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American Heart Association On New Nutrition Facts Label And Added Sugars

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According to the authority, children between the ages of two and 18 should consume no more than 25 grams of sugar per day.

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August 29, 2016 | by Sarah Massey, M.Sc.

In response to the US Food and Drug Administration’s (FDA) efforts to update the Nutrition Facts label on processed food, the American Heart Association has given its recommendation on daily sugar intake. According to the authority, children between the ages of two and 18 should consume no more than 25 grams per day.

High consumption of sugar during childhood has been associated with health problems, including an increased risk of obesity, heart disease and high blood pressure. The FDA recently announced they will be requiring manufacturers to list added sugars on their Nutrition Facts label so that consumers will be better able to control their sugar intake.

“Children who eat foods loaded with added sugars tend to eat fewer healthy foods, such as fruits, vegetables, whole grains and low-fat dairy products that are good for their heart health,” said Dr. Miriam Vos, associate professor of pediatrics at the Emory State University School of Medicine in Atlanta. “There has been a lack of clarity and consensus regarding how much added sugar is considered safe for children, so sugars remain a commonly added ingredient in foods and drinks, and overall consumption by children remains high: the typical American child consumes about triple the recommended amount of added sugars.”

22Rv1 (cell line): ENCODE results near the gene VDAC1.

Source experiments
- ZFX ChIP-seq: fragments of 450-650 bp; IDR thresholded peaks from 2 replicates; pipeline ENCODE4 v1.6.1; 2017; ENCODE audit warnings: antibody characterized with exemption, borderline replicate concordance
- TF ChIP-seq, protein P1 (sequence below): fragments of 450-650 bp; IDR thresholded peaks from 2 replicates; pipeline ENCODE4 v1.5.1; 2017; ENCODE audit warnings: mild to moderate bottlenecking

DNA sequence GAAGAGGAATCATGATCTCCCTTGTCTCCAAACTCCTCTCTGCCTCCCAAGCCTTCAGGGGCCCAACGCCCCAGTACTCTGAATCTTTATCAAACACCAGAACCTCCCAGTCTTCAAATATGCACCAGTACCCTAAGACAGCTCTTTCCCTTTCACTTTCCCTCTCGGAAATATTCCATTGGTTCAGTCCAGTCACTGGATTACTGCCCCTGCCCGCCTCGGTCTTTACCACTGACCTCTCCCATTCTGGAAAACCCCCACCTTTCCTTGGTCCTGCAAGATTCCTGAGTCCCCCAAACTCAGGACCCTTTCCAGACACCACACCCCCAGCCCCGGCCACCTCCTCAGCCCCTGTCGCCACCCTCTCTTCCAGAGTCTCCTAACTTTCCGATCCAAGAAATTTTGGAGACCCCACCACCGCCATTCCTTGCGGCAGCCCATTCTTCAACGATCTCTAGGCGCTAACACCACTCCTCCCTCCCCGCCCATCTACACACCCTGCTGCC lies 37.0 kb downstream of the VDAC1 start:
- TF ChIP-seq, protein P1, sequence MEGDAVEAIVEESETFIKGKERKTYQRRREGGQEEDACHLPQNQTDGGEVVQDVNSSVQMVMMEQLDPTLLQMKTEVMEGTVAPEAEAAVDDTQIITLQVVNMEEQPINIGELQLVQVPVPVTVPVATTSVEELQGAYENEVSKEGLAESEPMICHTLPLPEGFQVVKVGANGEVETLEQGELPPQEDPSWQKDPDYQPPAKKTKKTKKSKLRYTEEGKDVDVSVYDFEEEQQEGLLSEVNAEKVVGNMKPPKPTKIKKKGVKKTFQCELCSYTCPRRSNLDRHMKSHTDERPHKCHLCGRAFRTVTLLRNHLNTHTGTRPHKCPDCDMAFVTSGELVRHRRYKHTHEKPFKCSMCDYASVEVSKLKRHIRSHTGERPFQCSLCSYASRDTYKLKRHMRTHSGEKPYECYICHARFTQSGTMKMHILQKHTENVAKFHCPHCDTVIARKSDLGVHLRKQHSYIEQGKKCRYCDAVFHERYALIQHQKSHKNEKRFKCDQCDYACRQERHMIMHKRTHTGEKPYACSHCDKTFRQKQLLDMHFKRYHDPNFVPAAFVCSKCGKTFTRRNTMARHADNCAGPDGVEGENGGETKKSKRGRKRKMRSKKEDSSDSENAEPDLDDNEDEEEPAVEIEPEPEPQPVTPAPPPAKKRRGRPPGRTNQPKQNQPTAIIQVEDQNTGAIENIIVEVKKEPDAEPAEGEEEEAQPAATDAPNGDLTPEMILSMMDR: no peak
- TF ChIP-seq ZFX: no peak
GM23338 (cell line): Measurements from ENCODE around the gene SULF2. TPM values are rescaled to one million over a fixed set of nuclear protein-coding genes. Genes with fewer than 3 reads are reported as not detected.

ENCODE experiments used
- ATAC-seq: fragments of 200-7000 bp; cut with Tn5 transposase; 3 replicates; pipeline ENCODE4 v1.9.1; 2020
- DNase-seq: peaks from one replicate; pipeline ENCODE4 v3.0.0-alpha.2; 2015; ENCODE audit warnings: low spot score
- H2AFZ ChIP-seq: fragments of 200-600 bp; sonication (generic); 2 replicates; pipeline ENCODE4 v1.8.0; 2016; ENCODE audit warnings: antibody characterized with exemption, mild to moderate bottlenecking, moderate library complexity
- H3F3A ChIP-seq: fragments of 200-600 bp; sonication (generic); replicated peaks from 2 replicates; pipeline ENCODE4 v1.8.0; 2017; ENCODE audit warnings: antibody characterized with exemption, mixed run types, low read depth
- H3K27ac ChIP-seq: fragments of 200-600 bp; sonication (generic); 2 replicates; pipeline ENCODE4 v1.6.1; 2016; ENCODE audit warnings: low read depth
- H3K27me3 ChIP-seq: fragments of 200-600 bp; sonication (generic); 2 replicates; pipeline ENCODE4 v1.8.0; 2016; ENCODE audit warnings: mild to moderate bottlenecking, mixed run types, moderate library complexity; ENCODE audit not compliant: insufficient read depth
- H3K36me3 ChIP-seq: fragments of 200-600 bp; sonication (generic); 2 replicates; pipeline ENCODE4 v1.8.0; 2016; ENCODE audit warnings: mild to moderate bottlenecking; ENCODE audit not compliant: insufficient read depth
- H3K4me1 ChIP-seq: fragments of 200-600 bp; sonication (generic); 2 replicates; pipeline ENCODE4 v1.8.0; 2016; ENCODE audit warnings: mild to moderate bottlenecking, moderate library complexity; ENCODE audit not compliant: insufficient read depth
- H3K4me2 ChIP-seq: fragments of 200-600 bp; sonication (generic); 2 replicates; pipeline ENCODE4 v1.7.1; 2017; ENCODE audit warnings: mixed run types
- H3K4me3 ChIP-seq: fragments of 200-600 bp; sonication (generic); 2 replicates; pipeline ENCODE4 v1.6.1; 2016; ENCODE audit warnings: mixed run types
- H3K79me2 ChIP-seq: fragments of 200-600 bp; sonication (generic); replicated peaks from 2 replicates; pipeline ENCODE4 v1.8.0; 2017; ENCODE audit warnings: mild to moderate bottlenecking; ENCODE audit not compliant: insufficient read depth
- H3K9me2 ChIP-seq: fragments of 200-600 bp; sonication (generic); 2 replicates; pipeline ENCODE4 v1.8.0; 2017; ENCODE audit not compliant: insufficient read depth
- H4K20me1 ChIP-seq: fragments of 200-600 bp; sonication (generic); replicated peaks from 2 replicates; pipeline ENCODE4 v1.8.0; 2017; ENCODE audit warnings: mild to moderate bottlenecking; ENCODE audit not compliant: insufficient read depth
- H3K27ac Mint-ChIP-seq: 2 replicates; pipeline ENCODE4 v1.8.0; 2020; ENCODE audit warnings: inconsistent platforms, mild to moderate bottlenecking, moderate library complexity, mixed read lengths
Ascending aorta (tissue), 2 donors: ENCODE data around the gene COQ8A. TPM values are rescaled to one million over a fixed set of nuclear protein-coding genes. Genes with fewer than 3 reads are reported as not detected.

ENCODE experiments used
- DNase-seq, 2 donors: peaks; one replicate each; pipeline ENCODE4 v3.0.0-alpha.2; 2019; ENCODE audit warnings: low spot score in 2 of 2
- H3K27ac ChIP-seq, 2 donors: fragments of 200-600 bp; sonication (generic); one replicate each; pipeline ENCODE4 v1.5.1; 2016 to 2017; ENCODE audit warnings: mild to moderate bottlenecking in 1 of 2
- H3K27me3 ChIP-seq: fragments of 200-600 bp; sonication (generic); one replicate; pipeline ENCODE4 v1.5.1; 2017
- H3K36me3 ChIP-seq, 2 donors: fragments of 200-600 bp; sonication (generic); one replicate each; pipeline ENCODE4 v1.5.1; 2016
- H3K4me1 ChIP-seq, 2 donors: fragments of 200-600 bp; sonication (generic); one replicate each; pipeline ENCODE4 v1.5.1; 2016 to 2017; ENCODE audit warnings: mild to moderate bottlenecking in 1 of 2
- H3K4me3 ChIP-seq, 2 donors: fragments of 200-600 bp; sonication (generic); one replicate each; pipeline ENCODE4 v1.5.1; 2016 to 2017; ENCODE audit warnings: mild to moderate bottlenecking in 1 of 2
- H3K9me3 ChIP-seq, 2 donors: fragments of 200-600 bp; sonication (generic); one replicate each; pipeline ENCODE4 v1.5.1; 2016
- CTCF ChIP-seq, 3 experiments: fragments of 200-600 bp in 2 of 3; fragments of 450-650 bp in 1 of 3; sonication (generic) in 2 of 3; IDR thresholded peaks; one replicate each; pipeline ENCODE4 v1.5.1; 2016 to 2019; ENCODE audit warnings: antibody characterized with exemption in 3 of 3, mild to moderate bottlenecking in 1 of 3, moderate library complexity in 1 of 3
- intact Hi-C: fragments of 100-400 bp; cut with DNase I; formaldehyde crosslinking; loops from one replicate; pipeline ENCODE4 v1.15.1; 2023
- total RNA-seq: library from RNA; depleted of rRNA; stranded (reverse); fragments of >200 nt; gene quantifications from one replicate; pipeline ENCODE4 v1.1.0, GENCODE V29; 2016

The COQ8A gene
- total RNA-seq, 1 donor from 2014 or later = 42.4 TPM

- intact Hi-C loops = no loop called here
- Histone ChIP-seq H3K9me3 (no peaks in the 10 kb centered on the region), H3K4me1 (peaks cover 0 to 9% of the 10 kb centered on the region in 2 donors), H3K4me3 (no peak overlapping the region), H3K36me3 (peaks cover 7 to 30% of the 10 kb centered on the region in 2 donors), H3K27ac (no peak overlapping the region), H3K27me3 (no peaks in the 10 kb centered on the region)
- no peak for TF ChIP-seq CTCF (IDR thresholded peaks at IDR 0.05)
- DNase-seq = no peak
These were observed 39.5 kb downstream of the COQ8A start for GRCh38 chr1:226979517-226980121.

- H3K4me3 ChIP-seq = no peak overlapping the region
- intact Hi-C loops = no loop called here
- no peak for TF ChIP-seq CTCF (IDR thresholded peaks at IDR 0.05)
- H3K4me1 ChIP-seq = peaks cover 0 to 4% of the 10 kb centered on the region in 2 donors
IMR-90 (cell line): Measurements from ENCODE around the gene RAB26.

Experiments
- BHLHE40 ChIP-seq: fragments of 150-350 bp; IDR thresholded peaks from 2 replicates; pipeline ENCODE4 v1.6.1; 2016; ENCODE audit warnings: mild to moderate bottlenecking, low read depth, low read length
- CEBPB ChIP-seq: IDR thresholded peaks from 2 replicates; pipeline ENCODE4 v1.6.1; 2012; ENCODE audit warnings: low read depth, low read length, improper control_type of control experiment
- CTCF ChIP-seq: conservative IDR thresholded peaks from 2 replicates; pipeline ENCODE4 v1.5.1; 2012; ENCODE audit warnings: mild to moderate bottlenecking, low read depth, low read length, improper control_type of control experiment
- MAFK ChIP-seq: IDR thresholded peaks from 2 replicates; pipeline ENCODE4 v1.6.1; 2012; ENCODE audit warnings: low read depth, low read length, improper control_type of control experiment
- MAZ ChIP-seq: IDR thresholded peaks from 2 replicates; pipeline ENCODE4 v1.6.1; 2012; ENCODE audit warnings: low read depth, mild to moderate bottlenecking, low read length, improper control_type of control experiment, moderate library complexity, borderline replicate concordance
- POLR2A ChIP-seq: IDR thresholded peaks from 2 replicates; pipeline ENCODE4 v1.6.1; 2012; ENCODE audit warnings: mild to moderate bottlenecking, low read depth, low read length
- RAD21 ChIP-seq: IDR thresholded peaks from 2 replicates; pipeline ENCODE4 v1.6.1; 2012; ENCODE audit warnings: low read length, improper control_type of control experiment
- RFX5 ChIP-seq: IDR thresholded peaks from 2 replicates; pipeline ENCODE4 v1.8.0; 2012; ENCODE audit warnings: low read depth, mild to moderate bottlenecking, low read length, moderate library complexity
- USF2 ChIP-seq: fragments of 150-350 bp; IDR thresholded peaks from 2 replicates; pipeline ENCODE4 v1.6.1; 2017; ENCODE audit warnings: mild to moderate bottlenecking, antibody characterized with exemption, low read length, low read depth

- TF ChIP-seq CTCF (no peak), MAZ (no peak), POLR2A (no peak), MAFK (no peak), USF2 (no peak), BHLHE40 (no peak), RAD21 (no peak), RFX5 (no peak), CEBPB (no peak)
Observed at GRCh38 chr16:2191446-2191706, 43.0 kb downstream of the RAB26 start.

A panel of experts performed a thorough review of the scientific literature on the effects of overconsumption of sugar on childhood health and development in order to reach their recommended daily amount. The panel concluded that along with limiting the amount of added sugars consumed by children over two, parents should not include those foods in the diet of children under 24 months.



As children under the age of two require much fewer calories compared to older children and adults, there is no room in their diet for foods that don’t provide nutritional benefits. Limiting sugars from an early age may also help children develop a taste for healthier foods, thereby helping them to make better food choices later in life.

“This guidance builds on several notable developments that demonstrate an encouraging national commitment to healthy eating,” said Dr. Risa Lavizzo-Mourey, president and chief executive officer of the Robert Wood Johnson Foundation. “Over the past several years, schools across the country have made significant strides in eliminating sugary beverages and foods from cafeterias and vending machines and replacing them with healthier options.”

The FDA finalized their new rules for Nutrition Facts labels in May of this year. Companies with annual revenues over $10 million will be required to list added sugars on their food labels as early as 2018.

“Looking ahead, the updated Nutrition Facts Panel that will require food and beverage companies to clearly indicate the amount of added sugars on packaged items — along with national menu labeling rules covering chain restaurants and grocery stores — is poised to help parents and consumers make healthy choices,” said Lavizzo-Mourey. “We urge industry leaders to build on these efforts by following this guidance closely as they develop, reformulate, and market foods and beverages intended for children.”


Keywords: Nutrition Facts, FDA


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